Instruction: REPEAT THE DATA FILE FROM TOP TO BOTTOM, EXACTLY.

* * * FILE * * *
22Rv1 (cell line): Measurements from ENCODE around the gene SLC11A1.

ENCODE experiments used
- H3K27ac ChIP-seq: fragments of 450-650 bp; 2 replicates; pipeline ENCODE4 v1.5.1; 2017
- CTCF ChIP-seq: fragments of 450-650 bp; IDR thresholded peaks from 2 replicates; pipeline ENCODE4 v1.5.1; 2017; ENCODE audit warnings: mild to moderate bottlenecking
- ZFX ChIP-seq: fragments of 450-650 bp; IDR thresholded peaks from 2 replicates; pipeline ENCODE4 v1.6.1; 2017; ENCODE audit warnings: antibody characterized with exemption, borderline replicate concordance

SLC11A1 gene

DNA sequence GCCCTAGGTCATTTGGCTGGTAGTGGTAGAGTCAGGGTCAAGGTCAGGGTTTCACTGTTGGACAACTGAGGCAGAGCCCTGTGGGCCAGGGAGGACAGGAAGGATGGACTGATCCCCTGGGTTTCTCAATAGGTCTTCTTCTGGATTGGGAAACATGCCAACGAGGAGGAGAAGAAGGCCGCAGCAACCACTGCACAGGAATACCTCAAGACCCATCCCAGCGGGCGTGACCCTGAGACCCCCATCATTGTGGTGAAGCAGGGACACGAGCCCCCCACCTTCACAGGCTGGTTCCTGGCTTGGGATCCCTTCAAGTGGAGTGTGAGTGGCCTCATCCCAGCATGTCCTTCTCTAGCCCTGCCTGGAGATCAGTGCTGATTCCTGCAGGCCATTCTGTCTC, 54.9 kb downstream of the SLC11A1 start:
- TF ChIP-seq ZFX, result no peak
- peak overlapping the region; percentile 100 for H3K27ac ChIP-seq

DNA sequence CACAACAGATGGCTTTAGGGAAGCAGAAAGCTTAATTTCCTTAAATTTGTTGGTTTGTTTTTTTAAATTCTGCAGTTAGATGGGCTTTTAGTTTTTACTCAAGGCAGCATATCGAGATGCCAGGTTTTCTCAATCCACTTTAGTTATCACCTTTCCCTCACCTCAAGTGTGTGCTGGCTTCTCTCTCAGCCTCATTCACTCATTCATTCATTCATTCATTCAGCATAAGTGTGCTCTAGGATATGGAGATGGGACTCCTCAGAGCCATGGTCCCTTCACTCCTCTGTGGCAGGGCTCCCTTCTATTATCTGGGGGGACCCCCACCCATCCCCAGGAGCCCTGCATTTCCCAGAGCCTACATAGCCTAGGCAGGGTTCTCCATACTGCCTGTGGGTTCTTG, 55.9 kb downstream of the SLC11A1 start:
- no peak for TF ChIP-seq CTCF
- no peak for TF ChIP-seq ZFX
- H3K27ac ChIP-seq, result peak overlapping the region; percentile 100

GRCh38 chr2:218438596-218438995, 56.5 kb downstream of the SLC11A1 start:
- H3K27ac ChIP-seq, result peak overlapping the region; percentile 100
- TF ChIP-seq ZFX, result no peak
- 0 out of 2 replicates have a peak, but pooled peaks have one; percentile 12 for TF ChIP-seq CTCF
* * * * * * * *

22Rv1 (cell line): Measurements from ENCODE around the gene SLC11A1.

ENCODE experiments used
- H3K27ac ChIP-seq: fragments of 450-650 bp; 2 replicates; pipeline ENCODE4 v1.5.1; 2017
- CTCF ChIP-seq: fragments of 450-650 bp; IDR thresholded peaks from 2 replicates; pipeline ENCODE4 v1.5.1; 2017; ENCODE audit warnings: mild to moderate bottlenecking
- ZFX ChIP-seq: fragments of 450-650 bp; IDR thresholded peaks from 2 replicates; pipeline ENCODE4 v1.6.1; 2017; ENCODE audit warnings: antibody characterized with exemption, borderline replicate concordance

SLC11A1 gene

DNA sequence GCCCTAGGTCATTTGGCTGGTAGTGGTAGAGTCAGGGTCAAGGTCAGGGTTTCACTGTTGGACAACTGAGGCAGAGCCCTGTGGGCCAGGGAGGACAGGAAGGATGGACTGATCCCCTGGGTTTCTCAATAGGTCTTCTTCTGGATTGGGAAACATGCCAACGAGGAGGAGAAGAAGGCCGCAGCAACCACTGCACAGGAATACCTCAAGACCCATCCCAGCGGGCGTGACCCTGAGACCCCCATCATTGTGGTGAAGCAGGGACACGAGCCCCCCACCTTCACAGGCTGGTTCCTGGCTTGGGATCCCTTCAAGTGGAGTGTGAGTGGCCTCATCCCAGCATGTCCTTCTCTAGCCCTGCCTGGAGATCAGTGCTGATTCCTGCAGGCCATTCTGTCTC, 54.9 kb downstream of the SLC11A1 start:
- TF ChIP-seq ZFX, result no peak
- peak overlapping the region; percentile 100 for H3K27ac ChIP-seq

DNA sequence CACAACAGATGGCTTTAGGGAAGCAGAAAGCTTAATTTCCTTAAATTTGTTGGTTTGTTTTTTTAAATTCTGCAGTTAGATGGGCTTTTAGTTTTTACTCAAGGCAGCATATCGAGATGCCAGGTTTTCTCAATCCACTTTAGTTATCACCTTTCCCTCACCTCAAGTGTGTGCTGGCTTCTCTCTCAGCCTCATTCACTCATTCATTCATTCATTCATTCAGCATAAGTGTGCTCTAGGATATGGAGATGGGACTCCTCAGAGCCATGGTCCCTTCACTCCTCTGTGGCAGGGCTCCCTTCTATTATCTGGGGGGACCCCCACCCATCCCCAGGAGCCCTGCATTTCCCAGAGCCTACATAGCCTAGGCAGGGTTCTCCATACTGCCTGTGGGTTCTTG, 55.9 kb downstream of the SLC11A1 start:
- no peak for TF ChIP-seq CTCF
- no peak for TF ChIP-seq ZFX
- H3K27ac ChIP-seq, result peak overlapping the region; percentile 100

GRCh38 chr2:218438596-218438995, 56.5 kb downstream of the SLC11A1 start:
- H3K27ac ChIP-seq, result peak overlapping the region; percentile 100
- TF ChIP-seq ZFX, result no peak
- 0 out of 2 replicates have a peak, but pooled peaks have one; percentile 12 for TF ChIP-seq CTCF